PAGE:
Which, That, Who and Whom

versusHave you ever written a sentence and stopped to think, “Is it that or whichWhichThat?” Sorting out which/that and who/whom can leave even the most grammar conscious scratching their heads. However, today on Amazing Words Wednesday, we’re going to try to sort it all out.

Let’s start first with deciding whether you need to use that/which or who/whom. How about the following sentence?

The guy ____(who/that) asked me out looks a lot like Hugh Jackman.

Would you fill the blank with who or that?

If you are certain that it is a person, use who. It’s more specific. In conversation, you may find people using that, but when writing you can be more accurate.

But what about an organization? The Supreme Court is now treating corporations like persons. Should the English language do the same?

The company ____ (who/that) hired me is owned by Disney.

Did you use who or that?

In spite of the Citizens v. United decision by the Supreme Court, companies are not people. They are not who. A company is a collective noun, or more specifically a thing, and thus can be referred to as it. For instance, a team is the same way. You would say of a team that it did better this year than last. So the correct choice with a company, team, etc. would be that.

However, we don’t usually even talk that way. To be precise, you may wish to say, “The Texans, who did better this year than last, still didn’t make it to the Super Bowl.” In this case, you have avoided that less precise collective noun and recognized that players (aka people), are really the ones who did well (but not well enough).

Now let’s distinguish when you should use that and when which is more appropriate.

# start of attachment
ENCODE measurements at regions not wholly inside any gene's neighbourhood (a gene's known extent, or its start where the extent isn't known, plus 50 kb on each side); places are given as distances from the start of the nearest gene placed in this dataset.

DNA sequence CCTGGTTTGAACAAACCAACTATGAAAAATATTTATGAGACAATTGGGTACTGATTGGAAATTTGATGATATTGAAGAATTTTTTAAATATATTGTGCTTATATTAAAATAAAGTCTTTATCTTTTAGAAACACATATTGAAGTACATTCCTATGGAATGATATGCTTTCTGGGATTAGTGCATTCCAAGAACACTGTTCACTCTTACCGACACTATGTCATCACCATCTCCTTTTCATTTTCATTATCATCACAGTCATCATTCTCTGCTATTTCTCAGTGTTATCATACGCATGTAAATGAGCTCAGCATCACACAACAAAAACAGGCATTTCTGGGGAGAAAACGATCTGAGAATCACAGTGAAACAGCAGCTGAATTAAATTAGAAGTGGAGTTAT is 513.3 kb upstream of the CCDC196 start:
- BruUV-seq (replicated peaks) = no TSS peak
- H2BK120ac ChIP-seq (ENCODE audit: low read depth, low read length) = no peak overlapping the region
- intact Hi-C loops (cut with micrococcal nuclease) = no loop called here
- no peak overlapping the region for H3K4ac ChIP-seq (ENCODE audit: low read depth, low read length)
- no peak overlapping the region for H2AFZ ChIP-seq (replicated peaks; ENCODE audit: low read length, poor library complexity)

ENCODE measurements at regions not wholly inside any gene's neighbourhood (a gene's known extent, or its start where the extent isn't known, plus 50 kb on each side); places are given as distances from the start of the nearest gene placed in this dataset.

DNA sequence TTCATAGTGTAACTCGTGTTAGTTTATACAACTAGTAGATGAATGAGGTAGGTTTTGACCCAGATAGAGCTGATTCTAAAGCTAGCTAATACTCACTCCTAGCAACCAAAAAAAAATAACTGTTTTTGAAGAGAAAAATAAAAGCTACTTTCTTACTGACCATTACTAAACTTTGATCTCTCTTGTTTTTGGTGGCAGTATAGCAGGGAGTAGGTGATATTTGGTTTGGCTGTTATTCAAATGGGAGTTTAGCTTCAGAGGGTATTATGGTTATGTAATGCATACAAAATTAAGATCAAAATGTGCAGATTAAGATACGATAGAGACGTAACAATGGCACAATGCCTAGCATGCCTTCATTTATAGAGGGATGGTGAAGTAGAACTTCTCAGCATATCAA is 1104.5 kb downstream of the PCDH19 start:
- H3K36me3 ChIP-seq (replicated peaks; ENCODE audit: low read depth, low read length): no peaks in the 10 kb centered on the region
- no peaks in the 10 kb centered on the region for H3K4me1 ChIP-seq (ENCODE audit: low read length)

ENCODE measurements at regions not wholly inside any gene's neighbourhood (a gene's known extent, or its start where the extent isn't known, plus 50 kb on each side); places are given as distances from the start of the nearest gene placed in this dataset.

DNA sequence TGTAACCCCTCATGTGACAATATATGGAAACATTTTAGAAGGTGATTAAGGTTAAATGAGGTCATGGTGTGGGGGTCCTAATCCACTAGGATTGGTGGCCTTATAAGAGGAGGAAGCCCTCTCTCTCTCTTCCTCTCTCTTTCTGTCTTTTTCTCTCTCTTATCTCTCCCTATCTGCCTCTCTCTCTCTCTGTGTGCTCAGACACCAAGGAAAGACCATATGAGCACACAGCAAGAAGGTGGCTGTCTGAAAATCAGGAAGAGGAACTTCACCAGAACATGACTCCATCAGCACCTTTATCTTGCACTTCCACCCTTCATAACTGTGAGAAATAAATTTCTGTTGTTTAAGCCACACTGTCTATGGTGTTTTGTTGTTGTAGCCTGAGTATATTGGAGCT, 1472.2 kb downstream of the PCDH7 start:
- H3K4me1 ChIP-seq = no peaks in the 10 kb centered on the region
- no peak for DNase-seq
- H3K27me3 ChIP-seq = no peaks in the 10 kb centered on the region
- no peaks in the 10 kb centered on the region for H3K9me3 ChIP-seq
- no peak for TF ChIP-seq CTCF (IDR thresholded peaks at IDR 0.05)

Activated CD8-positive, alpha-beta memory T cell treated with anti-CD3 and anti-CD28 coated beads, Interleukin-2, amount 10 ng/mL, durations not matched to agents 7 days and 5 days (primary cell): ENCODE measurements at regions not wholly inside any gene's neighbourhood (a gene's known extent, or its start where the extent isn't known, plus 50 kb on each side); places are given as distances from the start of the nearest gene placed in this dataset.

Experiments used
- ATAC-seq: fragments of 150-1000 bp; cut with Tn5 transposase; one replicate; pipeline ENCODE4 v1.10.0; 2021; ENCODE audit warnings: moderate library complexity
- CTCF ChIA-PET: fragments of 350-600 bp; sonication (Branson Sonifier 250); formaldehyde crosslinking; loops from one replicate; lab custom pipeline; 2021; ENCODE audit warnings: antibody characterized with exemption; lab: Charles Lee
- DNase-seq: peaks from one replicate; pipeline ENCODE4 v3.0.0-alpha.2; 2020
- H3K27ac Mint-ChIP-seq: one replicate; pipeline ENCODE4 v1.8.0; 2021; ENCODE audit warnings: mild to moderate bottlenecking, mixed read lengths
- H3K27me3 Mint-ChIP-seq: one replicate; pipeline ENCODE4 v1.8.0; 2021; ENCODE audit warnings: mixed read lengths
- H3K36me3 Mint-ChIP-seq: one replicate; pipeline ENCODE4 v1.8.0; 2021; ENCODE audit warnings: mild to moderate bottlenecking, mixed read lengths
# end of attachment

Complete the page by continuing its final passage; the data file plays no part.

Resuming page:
Restrictive versus nonrestrictive is the primary issue here. Clauses within a sentence are restrictive if they are necessary to the meaning of the sentence. In this case, the proper word to use is that. Here are some examples:

The way that he looked at his watch gave me the impression that he wanted this date to end.

The final straw that sent me storming out was when he took a phone call from his ex-girlfriend.

In both cases, the clause in italics is pertinent to the message of the sentence as a whole. It communicates necessary information.

Contrast that with a non-restrictive clause, which provides perhaps interesting but unnecessary information:

He kept looking at his wristwatch, which was a pretentious gold-and-diamond Rolex, throughout our date.

This evening, which reminded me why I hated first dates, made me swear off dating for a good six months…or at least six weeks.

In these examples, the sentence would have the same essential meaning without the italicized phrases, and thus use the word which. It is also why the phrases are set off by commas.

Of course, it isn’t always this easy to spot. Sometimes you may need to pause and ask yourself whether the information is extraneous or integral to your primary meaning. A phrase introduced by which may still be important, even if it isn’t necessary to that particular sentence. Sometimes, it’s a judgment call.

The lights that would indicate someone was home were smashed.

The lights, which would indicate someone was home, were smashed.

Which is right? In this case, I think it’s up to the writer. What meaning do you wish to emphasize? Using that or which gives the reader a subtle clue.

Finally, let’s look at the use of who versus whomThis one is easiest to determine if you use the replacement principle. Who is a subject, like he/she/they. Whom is an object, like him/her/them. So if replacing the word with a specific would require he, she, or they, who is the word you need. If instead, you would use him, her, or them, go with whom.

Who is going to the party? He is going to the party. She is going to the party. They are going to the party.

Whom are they going to the party with? (Or for the sticklers, With whom are they going to the party?) They are going to the party with him. They are going to the party with her. They are going to the party with them.

All too often, the order is what throws us for a loop. Test yourself with this these: